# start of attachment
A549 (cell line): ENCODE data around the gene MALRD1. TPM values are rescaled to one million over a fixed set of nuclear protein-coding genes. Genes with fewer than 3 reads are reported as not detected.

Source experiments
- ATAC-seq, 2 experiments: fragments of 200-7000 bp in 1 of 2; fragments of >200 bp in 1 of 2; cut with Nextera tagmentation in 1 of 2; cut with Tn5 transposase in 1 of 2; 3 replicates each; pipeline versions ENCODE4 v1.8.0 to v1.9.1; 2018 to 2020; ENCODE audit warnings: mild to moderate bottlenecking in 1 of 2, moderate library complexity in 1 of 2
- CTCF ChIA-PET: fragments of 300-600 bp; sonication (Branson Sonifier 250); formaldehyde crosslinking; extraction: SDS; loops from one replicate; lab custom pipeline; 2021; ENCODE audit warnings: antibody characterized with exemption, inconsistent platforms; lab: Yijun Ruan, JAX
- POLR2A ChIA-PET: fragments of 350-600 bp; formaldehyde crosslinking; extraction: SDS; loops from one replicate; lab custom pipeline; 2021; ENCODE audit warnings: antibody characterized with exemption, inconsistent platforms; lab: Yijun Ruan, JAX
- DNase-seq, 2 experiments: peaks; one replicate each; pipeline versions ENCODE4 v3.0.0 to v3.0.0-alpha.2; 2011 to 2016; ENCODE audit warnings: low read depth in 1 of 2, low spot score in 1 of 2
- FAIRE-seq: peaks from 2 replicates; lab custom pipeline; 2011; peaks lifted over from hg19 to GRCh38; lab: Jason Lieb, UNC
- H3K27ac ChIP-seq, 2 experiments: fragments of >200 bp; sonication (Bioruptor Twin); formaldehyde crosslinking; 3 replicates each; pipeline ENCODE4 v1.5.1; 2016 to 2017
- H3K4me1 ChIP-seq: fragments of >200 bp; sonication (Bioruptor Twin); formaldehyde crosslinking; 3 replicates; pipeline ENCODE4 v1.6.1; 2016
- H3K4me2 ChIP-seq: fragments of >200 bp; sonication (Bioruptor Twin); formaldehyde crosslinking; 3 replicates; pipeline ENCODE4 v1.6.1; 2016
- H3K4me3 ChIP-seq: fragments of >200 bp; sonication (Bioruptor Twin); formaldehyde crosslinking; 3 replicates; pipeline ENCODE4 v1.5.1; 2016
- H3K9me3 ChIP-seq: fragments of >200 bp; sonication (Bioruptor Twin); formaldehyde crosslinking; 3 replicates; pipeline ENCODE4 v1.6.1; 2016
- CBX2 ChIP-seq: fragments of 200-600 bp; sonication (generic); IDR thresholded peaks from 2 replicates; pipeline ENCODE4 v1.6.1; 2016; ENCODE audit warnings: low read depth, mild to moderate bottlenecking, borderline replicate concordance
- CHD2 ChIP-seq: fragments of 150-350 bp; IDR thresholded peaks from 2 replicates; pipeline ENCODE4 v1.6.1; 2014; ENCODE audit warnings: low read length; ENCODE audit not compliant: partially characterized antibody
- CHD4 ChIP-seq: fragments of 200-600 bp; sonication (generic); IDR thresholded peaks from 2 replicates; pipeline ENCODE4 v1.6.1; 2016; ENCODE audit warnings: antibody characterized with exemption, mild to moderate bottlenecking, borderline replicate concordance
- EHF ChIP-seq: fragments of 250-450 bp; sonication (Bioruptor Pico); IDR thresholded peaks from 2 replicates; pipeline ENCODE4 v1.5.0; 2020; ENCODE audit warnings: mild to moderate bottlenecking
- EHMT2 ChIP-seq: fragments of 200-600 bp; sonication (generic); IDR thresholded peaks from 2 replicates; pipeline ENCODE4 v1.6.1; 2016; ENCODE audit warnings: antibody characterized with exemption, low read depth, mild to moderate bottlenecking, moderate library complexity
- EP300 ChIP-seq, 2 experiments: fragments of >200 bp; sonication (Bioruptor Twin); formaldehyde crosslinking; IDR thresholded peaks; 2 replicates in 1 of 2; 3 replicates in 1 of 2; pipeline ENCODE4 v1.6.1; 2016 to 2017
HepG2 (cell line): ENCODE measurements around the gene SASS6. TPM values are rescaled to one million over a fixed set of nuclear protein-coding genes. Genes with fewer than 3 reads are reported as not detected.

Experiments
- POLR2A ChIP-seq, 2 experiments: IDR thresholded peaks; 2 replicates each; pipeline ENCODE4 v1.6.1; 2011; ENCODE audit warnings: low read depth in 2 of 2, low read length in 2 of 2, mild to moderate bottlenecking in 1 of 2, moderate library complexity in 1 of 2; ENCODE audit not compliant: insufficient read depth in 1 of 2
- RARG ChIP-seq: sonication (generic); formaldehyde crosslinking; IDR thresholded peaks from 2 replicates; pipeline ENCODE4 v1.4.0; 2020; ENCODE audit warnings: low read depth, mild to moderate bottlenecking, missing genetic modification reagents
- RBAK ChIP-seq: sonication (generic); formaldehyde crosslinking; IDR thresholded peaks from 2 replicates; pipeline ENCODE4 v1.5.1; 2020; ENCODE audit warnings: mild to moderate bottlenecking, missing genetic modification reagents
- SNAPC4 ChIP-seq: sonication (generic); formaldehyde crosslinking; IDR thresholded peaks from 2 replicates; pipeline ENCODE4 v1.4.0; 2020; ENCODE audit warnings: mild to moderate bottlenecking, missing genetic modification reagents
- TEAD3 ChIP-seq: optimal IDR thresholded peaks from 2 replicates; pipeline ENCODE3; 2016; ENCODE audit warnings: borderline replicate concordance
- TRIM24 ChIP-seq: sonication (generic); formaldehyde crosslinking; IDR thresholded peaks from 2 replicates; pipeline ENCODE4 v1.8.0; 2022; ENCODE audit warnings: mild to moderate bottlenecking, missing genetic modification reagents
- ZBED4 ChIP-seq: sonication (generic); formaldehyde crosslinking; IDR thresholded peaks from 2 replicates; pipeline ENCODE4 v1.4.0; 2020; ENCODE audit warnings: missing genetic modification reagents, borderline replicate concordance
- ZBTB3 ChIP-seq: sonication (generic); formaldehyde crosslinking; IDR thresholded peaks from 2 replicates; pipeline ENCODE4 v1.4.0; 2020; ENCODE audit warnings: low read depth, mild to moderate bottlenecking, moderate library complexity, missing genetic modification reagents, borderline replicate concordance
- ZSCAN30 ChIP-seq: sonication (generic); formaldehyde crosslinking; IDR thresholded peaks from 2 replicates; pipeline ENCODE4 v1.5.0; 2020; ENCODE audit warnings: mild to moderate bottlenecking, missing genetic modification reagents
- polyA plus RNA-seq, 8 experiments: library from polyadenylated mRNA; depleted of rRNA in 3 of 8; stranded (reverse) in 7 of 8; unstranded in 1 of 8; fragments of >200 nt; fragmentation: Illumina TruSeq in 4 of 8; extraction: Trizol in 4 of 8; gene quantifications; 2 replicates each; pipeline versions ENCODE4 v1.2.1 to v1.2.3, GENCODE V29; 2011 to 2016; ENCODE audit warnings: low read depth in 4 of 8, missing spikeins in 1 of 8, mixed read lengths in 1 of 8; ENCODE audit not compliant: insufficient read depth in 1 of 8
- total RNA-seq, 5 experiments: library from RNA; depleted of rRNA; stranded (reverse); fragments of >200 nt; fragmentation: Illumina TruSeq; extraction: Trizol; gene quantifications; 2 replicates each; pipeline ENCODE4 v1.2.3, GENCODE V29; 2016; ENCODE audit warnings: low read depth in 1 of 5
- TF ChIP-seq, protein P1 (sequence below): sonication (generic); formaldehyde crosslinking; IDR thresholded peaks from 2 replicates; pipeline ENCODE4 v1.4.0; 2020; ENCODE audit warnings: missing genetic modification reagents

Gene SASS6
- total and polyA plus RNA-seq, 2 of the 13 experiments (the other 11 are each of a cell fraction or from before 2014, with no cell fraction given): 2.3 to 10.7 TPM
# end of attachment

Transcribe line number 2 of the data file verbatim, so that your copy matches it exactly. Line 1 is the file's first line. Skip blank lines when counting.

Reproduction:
Source experiments